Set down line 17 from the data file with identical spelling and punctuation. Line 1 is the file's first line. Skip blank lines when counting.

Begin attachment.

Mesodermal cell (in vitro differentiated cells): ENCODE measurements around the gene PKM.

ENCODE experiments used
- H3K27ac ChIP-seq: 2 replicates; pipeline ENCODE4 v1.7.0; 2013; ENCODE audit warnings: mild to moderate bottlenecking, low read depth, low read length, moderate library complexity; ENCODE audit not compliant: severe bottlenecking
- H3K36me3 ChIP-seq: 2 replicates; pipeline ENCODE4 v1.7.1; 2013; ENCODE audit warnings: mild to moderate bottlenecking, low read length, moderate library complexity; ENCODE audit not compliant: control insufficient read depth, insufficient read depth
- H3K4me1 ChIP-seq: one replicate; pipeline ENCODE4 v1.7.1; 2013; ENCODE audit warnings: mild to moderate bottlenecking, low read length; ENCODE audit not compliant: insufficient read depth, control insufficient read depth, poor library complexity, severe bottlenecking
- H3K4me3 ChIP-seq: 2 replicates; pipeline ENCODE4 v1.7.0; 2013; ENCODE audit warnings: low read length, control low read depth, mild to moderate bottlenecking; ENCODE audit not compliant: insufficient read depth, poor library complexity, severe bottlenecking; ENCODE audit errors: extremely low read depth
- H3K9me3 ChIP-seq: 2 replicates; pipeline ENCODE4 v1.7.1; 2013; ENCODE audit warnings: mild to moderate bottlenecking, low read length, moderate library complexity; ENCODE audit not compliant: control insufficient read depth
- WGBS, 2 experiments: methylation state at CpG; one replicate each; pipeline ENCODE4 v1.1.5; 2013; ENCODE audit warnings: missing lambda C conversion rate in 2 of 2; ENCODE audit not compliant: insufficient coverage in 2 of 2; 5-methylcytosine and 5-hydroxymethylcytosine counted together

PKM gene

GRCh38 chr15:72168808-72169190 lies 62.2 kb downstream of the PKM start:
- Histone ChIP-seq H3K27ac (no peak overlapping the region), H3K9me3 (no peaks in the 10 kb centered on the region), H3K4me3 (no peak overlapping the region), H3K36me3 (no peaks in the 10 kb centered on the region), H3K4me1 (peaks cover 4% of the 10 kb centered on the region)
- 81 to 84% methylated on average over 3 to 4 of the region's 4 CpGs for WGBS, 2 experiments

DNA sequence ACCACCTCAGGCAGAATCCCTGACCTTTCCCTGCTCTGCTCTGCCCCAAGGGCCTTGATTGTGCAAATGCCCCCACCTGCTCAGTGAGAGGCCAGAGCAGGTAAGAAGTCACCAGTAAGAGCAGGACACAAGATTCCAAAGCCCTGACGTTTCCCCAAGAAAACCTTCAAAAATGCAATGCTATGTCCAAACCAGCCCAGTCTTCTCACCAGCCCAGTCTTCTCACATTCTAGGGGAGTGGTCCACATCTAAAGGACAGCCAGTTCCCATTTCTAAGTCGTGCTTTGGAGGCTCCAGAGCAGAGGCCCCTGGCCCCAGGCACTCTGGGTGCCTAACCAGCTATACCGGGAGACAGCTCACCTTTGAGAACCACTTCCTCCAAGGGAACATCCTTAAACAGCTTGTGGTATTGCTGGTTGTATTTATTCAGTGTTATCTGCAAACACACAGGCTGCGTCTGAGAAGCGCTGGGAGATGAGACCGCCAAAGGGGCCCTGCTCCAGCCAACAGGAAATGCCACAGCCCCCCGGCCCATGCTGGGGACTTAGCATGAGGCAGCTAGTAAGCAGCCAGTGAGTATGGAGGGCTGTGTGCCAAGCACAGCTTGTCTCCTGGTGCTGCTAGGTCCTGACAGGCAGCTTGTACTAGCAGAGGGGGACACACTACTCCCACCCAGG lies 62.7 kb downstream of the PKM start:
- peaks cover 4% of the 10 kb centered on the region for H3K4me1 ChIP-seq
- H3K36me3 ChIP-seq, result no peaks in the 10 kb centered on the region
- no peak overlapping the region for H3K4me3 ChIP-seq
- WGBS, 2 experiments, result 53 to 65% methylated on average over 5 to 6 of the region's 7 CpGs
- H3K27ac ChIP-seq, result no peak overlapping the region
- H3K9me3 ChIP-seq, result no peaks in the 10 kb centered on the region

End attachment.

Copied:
- WGBS, 2 experiments, result 53 to 65% methylated on average over 5 to 6 of the region's 7 CpGs